Slowly but surely, I’ll be putting up thanks to benefactors, not as quickly as I had imagined — but bit by bit! Today, I’d like to emphasize one item from my chicken benefactor, who sent in something with the monitum that I not open it until Christmas:
It’s an unexpected book, a joy… who would have thought? All the unedited pastoral letters of the great Bishop Joseph V. Sullivan (R.I.P.), a hero of mine throughout my seminary years and through the years of my priesthood until today:
I’ve been advertising his charitable but firm fatherly governance of his diocese of Baton Rouge for decades. He refused Catholic dissident Father Charles Curran’s bid to come to the Diocese so as to spread his heresy. Curran pretended to teach Catholic Moral Theology at C.U. in Washington, but really just replaced Catholic Doctrine with his own bid to change the morality of the Church for the convenience of self-congratulating fallen human nature, selling out the Death of Christ for… what? Dunno. Ask him. He was booted out of Catholic University and ran off to the Protestants.
When Bishop Sullivan didn’t grant him permission, underling knuckleheaded politically correct officials of the Holy See (it’s always about half and half of Church minded or worldly minded in Bella Roma) pretty much kicked the good bishop in the face. But he stood his ground, and won.
The Wanderer acquired 3000 copies back in 1988. Dunno if they sold them all. Check it out. If you get a copy, know that you have a treasure of teaching that is at the same time intensely catechetical, deeply theological, practical, and — despite the attacks of knuckleheads — beautifully pastoral.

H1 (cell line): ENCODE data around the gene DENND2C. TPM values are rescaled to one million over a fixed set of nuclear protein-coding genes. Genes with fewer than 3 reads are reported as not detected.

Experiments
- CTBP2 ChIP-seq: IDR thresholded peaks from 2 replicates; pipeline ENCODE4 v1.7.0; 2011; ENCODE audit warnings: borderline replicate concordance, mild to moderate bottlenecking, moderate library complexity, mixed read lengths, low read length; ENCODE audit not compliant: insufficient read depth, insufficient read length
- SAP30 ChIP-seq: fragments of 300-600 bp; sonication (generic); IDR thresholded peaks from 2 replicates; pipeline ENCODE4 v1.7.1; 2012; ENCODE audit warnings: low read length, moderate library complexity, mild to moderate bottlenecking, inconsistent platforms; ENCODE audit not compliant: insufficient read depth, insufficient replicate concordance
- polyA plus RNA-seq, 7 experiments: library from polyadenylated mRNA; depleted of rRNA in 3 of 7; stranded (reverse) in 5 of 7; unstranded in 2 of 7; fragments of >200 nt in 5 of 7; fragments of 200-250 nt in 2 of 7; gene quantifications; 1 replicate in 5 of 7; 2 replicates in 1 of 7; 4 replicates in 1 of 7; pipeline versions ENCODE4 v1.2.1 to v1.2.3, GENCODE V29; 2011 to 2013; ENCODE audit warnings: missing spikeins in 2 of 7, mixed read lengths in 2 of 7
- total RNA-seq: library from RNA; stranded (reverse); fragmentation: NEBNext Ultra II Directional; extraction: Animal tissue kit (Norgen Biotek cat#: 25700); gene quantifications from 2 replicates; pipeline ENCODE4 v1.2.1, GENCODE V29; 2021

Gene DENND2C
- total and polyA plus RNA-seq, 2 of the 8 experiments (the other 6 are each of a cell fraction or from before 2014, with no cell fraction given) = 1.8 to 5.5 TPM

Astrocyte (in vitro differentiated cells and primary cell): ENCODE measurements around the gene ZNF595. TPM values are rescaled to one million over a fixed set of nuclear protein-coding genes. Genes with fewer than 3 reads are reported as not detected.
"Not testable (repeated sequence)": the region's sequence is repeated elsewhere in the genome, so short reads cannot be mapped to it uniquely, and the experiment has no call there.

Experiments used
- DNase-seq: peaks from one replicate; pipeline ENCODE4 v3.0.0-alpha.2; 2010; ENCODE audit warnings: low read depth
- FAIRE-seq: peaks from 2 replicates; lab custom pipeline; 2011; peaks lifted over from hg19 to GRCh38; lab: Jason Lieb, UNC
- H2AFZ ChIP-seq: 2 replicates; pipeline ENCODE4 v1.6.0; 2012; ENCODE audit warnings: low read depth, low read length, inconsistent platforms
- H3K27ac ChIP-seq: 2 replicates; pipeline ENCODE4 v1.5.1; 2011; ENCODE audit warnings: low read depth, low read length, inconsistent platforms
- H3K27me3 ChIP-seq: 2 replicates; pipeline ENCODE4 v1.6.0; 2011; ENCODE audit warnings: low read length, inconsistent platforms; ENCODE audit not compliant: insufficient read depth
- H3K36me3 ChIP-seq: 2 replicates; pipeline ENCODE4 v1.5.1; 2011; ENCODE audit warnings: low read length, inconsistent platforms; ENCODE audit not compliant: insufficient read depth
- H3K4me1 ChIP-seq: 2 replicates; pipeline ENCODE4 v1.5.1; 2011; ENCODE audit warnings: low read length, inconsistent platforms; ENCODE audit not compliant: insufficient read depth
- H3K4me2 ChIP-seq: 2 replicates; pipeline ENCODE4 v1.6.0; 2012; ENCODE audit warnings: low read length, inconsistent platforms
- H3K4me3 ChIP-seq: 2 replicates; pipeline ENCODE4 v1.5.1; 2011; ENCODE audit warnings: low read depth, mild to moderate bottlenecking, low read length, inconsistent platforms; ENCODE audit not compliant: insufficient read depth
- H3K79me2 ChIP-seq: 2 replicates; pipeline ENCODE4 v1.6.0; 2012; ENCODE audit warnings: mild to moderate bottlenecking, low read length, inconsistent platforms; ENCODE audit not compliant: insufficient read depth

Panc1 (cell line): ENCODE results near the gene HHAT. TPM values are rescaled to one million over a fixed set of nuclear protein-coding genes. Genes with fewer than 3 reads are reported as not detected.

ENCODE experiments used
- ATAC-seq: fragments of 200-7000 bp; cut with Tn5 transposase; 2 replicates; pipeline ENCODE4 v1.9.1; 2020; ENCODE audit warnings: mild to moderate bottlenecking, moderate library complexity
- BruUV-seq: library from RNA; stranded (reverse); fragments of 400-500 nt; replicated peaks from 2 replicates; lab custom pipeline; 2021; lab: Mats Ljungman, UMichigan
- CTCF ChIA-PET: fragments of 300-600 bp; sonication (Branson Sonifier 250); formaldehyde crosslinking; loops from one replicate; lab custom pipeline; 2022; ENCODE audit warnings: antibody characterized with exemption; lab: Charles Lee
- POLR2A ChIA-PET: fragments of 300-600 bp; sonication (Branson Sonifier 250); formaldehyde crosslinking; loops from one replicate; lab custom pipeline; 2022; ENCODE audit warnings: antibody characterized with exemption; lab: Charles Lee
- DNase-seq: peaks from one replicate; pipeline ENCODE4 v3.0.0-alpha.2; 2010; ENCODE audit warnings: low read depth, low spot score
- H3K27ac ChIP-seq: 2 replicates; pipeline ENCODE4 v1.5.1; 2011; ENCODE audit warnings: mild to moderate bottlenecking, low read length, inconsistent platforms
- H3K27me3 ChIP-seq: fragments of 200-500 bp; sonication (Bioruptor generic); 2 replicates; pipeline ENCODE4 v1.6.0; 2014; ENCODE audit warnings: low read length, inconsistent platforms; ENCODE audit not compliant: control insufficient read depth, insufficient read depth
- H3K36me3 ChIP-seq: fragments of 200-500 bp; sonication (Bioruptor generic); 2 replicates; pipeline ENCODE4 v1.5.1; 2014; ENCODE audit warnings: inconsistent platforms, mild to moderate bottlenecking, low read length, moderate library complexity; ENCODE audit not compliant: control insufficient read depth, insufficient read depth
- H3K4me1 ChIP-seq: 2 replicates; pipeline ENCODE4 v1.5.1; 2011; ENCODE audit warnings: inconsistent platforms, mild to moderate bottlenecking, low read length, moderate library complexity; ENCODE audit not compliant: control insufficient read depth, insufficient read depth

Thanks, M.M. May the Lord bless you for your generosity. I know this copy means a lot to you. Very generous.
Just a note on the motto of the Bishop’s Coat of Arms: “Serviam” is a verb meaning “I will serve!” Not only is this a statement of humility and goodness and kindness, but it is the undoing of Satan’s statement: “Non Serviam!” (I will not serve). Those who serve manifest the goodness and kindness of Jesus. Those who do not manifest the diabolical anti-Christ selfish of those stuck on themselves. Thanks, Bishop, for setting a good example of Mary’s Son among us.
Another hero of mine along these lines is Patrick Cardinal O’Boyle of Washington, D.C. But that’s another story.
Update: Decades after I was out of the seminary, and some 27 years after the death of Bishop Sullivan, an accuser came forward to eventually get some hundreds of thousands of dollars in a settlement with the Diocese of Baton-Rouge. So, no trial. Cases like this — involving those who are dead – are often “settled” just to avoid court costs. I don’t know if that was the situation here, but it happens frequently.
Today, 13 March, 2012, an anonymous (as expected) comment came in condemning the bishop, without proof (as expected). I don’t know the real story of this particular accusation or of these particular chancery officials. I don’t know if Bishop Sullivan did anything untoward or not. The commenter boasted, effectively, of having proof. But this has not been brought to the police, has it? No? Why haven’t we heard about it? That kind of comment, if made with no proof or proof which is not reported, is already a crime in itself, is it not, on various levels?
If such anonymous comments sport no proof do they not amount to internet bullying and, indeed, hate speech, at the very least? I think I’ll start collecting such comments tracable by way of the emails, and see if friends at the FBI are interested in investigating whether such comments are made by people who have a vested interest in accusing priests and bishops, that is, if such commenters are liable under the Racketeer Influenced and Corrupt Organizations Act (RICO). It would be quite the sting operation. This commenter may already be in deep trouble for writing the kind of comment that was posted in the comment queue. Yesterday, I noted that a certain town, which is home of an anti-Catholic group, visited the blog. Probably no connection…